Monday, March 26, 2012

The BIG Four-O

Yup, just yesterday, March 25, 2012,  around 3 am, yours truly hit the only sometimes "ripe" young age of 40. No big deal right? Actually according to several, potentially part time pessimist's, it's all over from here, all down hill, no turning back, doom and gloom, blah, blah, blah. This kid is not picking up what they're putting down, I'm riding right by.

Steph, focused on the road ahead.
Kancamagus highway, NH.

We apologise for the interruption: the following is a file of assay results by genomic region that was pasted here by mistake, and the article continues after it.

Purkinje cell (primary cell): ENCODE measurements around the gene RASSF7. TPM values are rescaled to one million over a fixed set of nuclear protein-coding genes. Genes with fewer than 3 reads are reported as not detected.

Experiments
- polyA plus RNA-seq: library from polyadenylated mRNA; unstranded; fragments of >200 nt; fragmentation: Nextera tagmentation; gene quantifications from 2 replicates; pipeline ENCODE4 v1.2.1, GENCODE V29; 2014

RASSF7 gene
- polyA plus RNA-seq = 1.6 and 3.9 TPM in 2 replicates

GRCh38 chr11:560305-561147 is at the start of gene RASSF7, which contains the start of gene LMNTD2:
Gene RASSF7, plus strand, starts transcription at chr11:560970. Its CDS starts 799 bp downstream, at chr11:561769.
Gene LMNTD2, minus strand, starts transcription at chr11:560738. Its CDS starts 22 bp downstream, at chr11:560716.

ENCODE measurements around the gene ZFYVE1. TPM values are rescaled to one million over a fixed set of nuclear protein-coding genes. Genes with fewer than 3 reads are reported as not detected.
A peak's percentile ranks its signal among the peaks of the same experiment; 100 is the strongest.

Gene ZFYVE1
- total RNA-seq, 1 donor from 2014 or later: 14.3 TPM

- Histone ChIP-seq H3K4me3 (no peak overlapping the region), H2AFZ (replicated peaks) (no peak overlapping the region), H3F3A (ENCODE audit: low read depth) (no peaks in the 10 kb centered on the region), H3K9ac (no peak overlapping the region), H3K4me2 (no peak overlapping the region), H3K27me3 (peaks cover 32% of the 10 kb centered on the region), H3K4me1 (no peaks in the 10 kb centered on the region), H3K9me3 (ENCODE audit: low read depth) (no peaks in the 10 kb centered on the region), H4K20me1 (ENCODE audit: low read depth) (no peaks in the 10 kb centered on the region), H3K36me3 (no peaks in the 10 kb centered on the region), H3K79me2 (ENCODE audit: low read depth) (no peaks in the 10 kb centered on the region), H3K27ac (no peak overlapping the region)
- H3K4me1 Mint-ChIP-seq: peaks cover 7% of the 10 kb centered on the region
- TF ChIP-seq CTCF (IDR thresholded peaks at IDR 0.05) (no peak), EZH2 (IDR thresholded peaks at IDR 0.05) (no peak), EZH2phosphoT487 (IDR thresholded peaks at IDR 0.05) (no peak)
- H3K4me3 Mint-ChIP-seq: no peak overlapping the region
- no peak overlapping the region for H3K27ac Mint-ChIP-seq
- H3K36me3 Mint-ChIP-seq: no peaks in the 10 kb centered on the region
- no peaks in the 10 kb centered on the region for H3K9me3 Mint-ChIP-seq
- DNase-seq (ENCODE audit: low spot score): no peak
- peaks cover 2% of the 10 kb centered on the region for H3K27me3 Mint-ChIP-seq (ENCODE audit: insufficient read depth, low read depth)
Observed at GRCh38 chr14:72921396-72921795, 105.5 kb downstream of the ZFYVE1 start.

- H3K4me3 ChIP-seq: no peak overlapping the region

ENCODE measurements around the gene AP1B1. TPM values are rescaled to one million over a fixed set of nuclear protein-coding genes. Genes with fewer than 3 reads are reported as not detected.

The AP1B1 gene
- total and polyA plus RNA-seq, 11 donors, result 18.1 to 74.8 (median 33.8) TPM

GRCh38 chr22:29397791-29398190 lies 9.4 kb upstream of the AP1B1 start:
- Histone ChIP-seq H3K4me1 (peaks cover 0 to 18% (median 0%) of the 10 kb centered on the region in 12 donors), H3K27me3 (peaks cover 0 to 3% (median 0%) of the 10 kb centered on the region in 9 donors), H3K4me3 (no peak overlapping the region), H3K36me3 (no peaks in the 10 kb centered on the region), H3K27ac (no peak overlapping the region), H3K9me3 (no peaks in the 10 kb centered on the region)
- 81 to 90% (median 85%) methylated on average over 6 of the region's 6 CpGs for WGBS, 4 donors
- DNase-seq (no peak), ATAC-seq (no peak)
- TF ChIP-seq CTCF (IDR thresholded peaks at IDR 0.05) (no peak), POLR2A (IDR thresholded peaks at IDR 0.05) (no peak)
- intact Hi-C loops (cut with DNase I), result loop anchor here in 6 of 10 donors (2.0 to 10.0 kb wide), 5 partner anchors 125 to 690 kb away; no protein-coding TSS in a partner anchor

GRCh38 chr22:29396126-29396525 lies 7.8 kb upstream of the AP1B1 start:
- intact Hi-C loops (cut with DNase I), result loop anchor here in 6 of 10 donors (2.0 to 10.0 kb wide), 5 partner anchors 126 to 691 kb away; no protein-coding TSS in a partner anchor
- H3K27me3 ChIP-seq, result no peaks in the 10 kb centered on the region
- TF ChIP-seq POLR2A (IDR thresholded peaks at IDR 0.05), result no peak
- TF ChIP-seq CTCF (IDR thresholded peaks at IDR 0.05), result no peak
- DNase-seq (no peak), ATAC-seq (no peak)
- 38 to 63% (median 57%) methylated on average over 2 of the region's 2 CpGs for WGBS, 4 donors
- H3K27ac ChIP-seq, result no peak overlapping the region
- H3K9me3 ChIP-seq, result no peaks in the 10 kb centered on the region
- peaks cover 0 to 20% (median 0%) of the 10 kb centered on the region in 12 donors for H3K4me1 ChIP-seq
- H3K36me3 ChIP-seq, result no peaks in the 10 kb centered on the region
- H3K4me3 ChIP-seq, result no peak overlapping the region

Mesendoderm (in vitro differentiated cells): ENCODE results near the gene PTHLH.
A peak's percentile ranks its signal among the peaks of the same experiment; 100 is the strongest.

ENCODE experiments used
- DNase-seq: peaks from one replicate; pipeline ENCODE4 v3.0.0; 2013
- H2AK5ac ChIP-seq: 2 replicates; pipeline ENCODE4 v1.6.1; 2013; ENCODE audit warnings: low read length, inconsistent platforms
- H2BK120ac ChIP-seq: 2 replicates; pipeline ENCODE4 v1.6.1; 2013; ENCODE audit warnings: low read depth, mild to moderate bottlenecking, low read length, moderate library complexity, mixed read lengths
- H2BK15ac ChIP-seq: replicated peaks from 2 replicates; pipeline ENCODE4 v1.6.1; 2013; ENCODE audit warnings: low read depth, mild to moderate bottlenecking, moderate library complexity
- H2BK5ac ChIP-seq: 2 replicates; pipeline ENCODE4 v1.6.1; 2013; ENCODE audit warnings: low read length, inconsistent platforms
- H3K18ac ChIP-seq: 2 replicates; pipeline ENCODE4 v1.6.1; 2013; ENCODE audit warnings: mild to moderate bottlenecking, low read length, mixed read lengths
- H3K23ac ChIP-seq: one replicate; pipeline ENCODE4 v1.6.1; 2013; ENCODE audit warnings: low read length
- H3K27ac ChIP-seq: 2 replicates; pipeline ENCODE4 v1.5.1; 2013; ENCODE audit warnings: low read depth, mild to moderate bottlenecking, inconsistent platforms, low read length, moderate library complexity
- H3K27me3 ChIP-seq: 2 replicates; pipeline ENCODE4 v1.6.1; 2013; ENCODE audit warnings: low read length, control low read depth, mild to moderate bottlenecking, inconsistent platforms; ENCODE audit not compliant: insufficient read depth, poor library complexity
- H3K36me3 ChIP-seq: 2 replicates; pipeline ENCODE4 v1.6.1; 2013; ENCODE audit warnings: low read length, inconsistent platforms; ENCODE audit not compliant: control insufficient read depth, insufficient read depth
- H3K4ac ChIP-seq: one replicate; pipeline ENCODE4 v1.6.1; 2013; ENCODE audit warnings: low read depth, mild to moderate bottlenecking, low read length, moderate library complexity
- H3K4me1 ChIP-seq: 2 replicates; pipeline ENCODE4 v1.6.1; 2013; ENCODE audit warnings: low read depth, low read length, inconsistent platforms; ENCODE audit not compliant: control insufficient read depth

Speaking of riding, I couldn't think of a better way to pass some time on the big birthday weekend than on my bicycle. So to that, we arrive at the start of the Kancamagus highway in Conway, NH. It's a beautiful summer like weekend in March, in the white mountains, and rather than gearing up for an epic day skiing powder, or a nice little cross country ski through the wilderness, we're donning short sleeve jerseys and knickers for a leisurely stroll on our bicycles up to Kancamagus Pass and back. This was a course preview for Steph, she'll be racing Crank the Kanc in May. Crank the Kanc starts in Conway and you race time trial against the clock, twenty one miles to the top of the pass. We've ridden on the Kanc many times, but never specifically on the full course. The ride is nice, though it could stand to have a little wider shoulder on this end, but traffic was pretty low volume and we were soon riding comfortably with a larger bike lane. It was an incredible ride, exceptionally warm for March, the only snow was on the very side of the road from the plowing, or in the most shaded, densely wooded spots we rode by. Even at nearly 3,000 feet on the summit, it was snow free. It was super windy on the way up, but we knew at some point we would get a bit of tail wind. As much as we had the wind in our face, It would turn in a tailwind direction often, then just as quick as your speed increased, you get slammed with a brutal head wind, slowing you right back down. Not a big deal really, but more of a trusty training partner.